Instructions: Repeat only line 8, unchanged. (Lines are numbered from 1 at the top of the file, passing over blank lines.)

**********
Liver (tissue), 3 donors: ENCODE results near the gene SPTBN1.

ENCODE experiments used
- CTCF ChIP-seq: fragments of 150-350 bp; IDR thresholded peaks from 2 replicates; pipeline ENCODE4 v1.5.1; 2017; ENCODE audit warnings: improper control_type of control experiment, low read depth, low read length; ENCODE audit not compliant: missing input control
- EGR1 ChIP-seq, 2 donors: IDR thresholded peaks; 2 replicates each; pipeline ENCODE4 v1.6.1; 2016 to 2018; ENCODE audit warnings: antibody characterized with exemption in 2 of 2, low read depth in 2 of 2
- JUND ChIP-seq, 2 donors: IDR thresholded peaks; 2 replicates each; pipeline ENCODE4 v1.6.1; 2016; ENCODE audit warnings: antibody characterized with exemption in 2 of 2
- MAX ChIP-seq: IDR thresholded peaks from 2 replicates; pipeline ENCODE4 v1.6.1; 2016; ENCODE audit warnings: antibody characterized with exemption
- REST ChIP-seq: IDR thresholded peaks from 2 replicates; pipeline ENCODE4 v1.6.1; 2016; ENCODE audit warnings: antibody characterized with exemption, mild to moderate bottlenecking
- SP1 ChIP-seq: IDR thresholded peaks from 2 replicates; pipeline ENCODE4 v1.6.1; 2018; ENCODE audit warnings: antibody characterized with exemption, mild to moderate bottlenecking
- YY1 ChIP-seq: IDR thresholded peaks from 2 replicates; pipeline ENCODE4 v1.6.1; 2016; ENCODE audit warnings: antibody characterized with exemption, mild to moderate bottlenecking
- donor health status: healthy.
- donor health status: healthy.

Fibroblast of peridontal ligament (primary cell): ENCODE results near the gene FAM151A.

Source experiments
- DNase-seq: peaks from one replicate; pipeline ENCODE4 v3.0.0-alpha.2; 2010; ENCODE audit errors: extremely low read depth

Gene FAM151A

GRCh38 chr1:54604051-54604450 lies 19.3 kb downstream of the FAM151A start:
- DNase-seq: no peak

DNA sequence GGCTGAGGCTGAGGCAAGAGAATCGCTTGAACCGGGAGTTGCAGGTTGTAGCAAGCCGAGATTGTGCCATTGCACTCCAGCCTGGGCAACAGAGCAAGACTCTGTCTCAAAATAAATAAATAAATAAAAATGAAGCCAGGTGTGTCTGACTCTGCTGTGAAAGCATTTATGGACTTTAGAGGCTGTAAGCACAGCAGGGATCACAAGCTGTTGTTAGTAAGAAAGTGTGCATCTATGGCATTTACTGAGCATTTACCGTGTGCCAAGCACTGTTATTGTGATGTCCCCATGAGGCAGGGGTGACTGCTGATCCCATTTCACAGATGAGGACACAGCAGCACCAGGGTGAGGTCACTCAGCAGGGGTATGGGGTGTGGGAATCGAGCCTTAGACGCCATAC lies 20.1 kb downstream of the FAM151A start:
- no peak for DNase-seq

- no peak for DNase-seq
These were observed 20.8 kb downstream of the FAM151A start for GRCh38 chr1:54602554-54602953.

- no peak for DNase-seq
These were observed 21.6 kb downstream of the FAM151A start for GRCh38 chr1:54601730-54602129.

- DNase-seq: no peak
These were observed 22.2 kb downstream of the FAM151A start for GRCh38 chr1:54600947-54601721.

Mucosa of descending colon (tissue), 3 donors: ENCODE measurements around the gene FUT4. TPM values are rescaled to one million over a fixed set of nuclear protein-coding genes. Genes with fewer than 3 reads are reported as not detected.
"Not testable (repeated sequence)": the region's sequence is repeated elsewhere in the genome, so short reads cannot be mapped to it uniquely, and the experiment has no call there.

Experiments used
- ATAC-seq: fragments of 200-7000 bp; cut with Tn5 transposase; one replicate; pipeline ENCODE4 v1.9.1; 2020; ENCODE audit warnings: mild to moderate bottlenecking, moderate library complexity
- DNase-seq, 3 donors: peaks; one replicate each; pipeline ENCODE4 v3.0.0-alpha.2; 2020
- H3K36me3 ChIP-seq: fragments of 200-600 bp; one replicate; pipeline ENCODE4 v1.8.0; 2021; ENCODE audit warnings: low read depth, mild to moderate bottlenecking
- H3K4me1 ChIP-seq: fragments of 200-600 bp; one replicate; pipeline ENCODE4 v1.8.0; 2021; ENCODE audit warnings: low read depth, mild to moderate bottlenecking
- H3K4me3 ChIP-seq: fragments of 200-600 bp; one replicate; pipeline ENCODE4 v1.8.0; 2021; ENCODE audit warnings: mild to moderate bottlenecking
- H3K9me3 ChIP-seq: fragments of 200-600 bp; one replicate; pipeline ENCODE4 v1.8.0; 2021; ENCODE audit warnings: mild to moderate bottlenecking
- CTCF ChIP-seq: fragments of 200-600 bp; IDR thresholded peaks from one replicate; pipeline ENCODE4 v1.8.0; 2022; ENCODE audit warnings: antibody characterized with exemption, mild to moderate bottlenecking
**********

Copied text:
- SP1 ChIP-seq: IDR thresholded peaks from 2 replicates; pipeline ENCODE4 v1.6.1; 2018; ENCODE audit warnings: antibody characterized with exemption, mild to moderate bottlenecking